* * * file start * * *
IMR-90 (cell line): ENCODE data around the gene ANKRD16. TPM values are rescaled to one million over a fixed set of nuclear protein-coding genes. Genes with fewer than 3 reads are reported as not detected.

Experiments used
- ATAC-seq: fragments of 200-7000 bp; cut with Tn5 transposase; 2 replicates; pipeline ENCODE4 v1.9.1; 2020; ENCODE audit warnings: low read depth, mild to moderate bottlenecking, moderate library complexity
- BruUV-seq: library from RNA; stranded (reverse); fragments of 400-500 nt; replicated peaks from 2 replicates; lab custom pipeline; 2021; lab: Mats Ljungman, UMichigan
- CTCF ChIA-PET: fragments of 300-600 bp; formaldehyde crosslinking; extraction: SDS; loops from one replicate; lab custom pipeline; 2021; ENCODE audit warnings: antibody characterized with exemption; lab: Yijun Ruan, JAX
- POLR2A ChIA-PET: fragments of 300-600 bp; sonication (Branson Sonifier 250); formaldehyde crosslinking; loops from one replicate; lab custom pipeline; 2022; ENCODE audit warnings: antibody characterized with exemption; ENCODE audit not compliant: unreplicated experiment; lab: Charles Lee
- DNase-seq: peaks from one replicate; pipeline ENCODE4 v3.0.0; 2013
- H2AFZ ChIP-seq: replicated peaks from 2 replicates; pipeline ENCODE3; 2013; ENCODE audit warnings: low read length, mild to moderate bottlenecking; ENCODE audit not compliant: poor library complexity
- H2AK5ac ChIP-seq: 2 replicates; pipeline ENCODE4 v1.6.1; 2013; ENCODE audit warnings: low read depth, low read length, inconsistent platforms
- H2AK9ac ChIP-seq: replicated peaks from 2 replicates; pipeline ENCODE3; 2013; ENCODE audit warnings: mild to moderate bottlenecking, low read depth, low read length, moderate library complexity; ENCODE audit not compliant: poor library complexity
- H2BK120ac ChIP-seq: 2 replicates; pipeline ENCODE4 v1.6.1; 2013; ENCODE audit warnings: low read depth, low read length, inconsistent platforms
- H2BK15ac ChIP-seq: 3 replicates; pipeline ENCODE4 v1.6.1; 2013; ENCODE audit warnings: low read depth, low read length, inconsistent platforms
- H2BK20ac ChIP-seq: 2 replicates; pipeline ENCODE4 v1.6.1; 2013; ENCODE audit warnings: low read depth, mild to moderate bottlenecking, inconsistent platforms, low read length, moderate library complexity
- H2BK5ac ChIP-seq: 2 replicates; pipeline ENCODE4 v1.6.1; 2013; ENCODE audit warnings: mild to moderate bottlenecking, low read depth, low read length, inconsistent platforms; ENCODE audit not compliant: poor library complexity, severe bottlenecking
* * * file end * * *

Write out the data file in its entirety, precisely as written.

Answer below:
IMR-90 (cell line): ENCODE data around the gene ANKRD16. TPM values are rescaled to one million over a fixed set of nuclear protein-coding genes. Genes with fewer than 3 reads are reported as not detected.

Experiments used
- ATAC-seq: fragments of 200-7000 bp; cut with Tn5 transposase; 2 replicates; pipeline ENCODE4 v1.9.1; 2020; ENCODE audit warnings: low read depth, mild to moderate bottlenecking, moderate library complexity
- BruUV-seq: library from RNA; stranded (reverse); fragments of 400-500 nt; replicated peaks from 2 replicates; lab custom pipeline; 2021; lab: Mats Ljungman, UMichigan
- CTCF ChIA-PET: fragments of 300-600 bp; formaldehyde crosslinking; extraction: SDS; loops from one replicate; lab custom pipeline; 2021; ENCODE audit warnings: antibody characterized with exemption; lab: Yijun Ruan, JAX
- POLR2A ChIA-PET: fragments of 300-600 bp; sonication (Branson Sonifier 250); formaldehyde crosslinking; loops from one replicate; lab custom pipeline; 2022; ENCODE audit warnings: antibody characterized with exemption; ENCODE audit not compliant: unreplicated experiment; lab: Charles Lee
- DNase-seq: peaks from one replicate; pipeline ENCODE4 v3.0.0; 2013
- H2AFZ ChIP-seq: replicated peaks from 2 replicates; pipeline ENCODE3; 2013; ENCODE audit warnings: low read length, mild to moderate bottlenecking; ENCODE audit not compliant: poor library complexity
- H2AK5ac ChIP-seq: 2 replicates; pipeline ENCODE4 v1.6.1; 2013; ENCODE audit warnings: low read depth, low read length, inconsistent platforms
- H2AK9ac ChIP-seq: replicated peaks from 2 replicates; pipeline ENCODE3; 2013; ENCODE audit warnings: mild to moderate bottlenecking, low read depth, low read length, moderate library complexity; ENCODE audit not compliant: poor library complexity
- H2BK120ac ChIP-seq: 2 replicates; pipeline ENCODE4 v1.6.1; 2013; ENCODE audit warnings: low read depth, low read length, inconsistent platforms
- H2BK15ac ChIP-seq: 3 replicates; pipeline ENCODE4 v1.6.1; 2013; ENCODE audit warnings: low read depth, low read length, inconsistent platforms
- H2BK20ac ChIP-seq: 2 replicates; pipeline ENCODE4 v1.6.1; 2013; ENCODE audit warnings: low read depth, mild to moderate bottlenecking, inconsistent platforms, low read length, moderate library complexity
- H2BK5ac ChIP-seq: 2 replicates; pipeline ENCODE4 v1.6.1; 2013; ENCODE audit warnings: mild to moderate bottlenecking, low read depth, low read length, inconsistent platforms; ENCODE audit not compliant: poor library complexity, severe bottlenecking